homogeneous reactor model. Engineering and design studies began in
the Reactor Experimental Engineering Division under Charles
Winters, and in 1951 the effort formally became a project under
John Swartout and Samuel Beall.

This was the Laboratory’s first cross-divisional program. Swartout
provided program direction to groups assigned in the Chemistry,
Chemical Technology, Metallurgy, and Engineering divisions, while
Samuel Beall led construction and operations. Beecher Briggs headed
reactor design; Ted Welton, Milton Edlund, and William Breazeale
were in charge of reactor physics; Edward Bohlmann directed
corrosion testing; and Richard Lyon and Irving Spiewak performed
fluid flow studies and component development.

A homogeneous (liquid-fuel) reactor had two major advantages over
heterogeneous (solid-fuel and liquid-coolant) reactors. Its fuel
solution would circulate continuously between the reactor core and
a processing plant that would remove unwanted fissionable products.
Thus, unlike a solid-fuel reactor, a homogeneous reactor would not
have to be taken off-line periodically to discard spent fuel.
Equally important, a homogeneous reactor’s fuel and the solution in
which it was dissolved served as the source of power generation.
For this reason, a homogeneous reactor held the promise of
simplifying nuclear reactor designs.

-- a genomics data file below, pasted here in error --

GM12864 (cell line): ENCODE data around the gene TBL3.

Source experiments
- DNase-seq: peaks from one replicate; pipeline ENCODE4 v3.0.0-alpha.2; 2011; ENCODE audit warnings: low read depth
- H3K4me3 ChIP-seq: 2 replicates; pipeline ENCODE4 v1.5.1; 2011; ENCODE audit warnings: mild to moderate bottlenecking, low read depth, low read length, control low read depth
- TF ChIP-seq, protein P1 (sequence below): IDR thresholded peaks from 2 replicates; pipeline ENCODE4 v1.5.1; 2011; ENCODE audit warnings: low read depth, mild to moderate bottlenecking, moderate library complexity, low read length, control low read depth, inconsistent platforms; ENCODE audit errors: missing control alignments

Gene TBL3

A building to house the Homogeneous Reactor Experiment was
completed in March 1951. The first model to test the feasibility of
this reactor used uranyl sulfate fuel. After leaks were plugged in
the high-temperature piping system, the power test run began in
October 1952, and the design power level of one megawatt (MW) was
attained in February 1953. The reactor’s high-pressure steam
twirled a small turbine that generated 150 kilowatts (kW) of
electricity, an accomplishment that earned its operators the
honorary title “Oak Ridge Power Company.”

Marveling at the homogeneous reactor’s smooth responsiveness to
power demands, Weinberg found its initial operation thrilling.
“Charley Winters at the steam throttle did everything, and during
the course of the evening, we electroplated several medallions and
blew a steam whistle with atomic steam,” he exulted in a report to
Wigner, asking him to bring von Neumann to see it. Despite his
enthusiasm, Weinberg found AEC’s staff decidedly bearish on
homogeneous reactors and, in a letter to Wigner, he speculated that
the “boiler bandwagon has developed so much pressure that everyone
has climbed on it, pell mell.” Weinberg surmised that the AEC was
committed to development of solid-fuel reactors cooled with water
and Laboratory demonstrations of other reactor types–regardless of
their success–were not likely to alter its course.